Shepherdson: Yeah, absolutely. The only thing that will differentiate between different HullCoins is that into each HullCoin, we insert software which documents evidence of positive social outcomes generated by the coin into the coin itself. An issuing organization — whether that be a charity, a local authority, the NHS, the university, schools, prisons, everybody who signed up for it will be able to insert positive social outcomes and that stays within their own transaction histories.

The person who generates the coin who has done the positive social outcome — that can be for self-improvement or volunteering, or it could be mentoring, or could be caring for relatives — that positive story stays with them on their wallet, on their app. It sits on there and any business or retailer that accepts HullCoin as a form of discount also receives a time-stamped copy of that positive social outcome.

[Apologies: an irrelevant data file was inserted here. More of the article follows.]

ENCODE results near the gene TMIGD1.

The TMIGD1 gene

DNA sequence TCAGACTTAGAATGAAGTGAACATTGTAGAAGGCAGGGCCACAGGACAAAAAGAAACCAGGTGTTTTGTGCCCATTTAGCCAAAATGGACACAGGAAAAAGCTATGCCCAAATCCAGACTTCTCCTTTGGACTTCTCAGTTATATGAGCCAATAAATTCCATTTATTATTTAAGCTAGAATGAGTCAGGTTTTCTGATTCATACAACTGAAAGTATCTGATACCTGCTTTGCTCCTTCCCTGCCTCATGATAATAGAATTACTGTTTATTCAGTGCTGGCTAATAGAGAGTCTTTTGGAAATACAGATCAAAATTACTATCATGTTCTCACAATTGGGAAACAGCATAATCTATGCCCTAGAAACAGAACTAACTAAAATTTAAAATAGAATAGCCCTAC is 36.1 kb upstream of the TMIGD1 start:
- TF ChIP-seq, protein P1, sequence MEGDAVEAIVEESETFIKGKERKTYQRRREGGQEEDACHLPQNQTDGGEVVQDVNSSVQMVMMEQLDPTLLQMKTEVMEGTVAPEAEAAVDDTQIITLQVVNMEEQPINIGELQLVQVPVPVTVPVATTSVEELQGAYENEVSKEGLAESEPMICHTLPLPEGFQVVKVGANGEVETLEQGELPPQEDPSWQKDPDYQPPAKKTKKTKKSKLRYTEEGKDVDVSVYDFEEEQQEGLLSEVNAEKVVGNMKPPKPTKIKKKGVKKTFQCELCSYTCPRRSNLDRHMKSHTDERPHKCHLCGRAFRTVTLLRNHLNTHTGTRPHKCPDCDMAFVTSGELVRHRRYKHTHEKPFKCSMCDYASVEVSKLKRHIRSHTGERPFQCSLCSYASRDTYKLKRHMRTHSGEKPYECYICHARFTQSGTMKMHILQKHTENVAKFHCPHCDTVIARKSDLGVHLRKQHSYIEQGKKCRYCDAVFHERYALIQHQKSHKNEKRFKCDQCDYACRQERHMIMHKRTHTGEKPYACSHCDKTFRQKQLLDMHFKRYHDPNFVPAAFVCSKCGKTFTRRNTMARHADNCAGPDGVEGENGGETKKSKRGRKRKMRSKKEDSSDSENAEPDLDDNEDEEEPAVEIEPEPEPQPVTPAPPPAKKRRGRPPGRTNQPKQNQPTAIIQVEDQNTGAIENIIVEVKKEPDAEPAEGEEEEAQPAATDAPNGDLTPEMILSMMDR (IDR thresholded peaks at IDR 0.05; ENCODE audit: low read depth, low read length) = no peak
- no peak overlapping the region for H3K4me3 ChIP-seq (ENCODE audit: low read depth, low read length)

What you get collectively, then, is distributed ledger of all the positive social outcomes that have taken place — in this instance Hull is the city — but essentially, could be spread across numerous geographies or within any context, really.

That’s really interesting. That leads to one of my questions that deals with why you used cryptocurrencies. I was looking your tweets and I came across a question you asked that I wanted to pose back to you: “Why would you create a local currency using blockchain over traditional digital payment systems.”

Shepherdson: We did a full appraisal of all the different systems and which we could use, including blockchain. Because we’d developed links with Feathercoin, we were able to obtain the skills to develop the distributed ledger (blockchain) infrastructure very, very cheaply.

What I think mutual credit systems — and any currency systems — have trouble with, is that at scale they become incredibly inefficient and it becomes more expensive the more successful that that you are.

One the things with local currencies: with paper, the more that you issue, the more your running costs and maintenance costs stack up. While we obviously have server costs around the surrounding tech, the actual payment infrastructure is incredibly efficient. Not only that — it’s incredibly secure at the same time.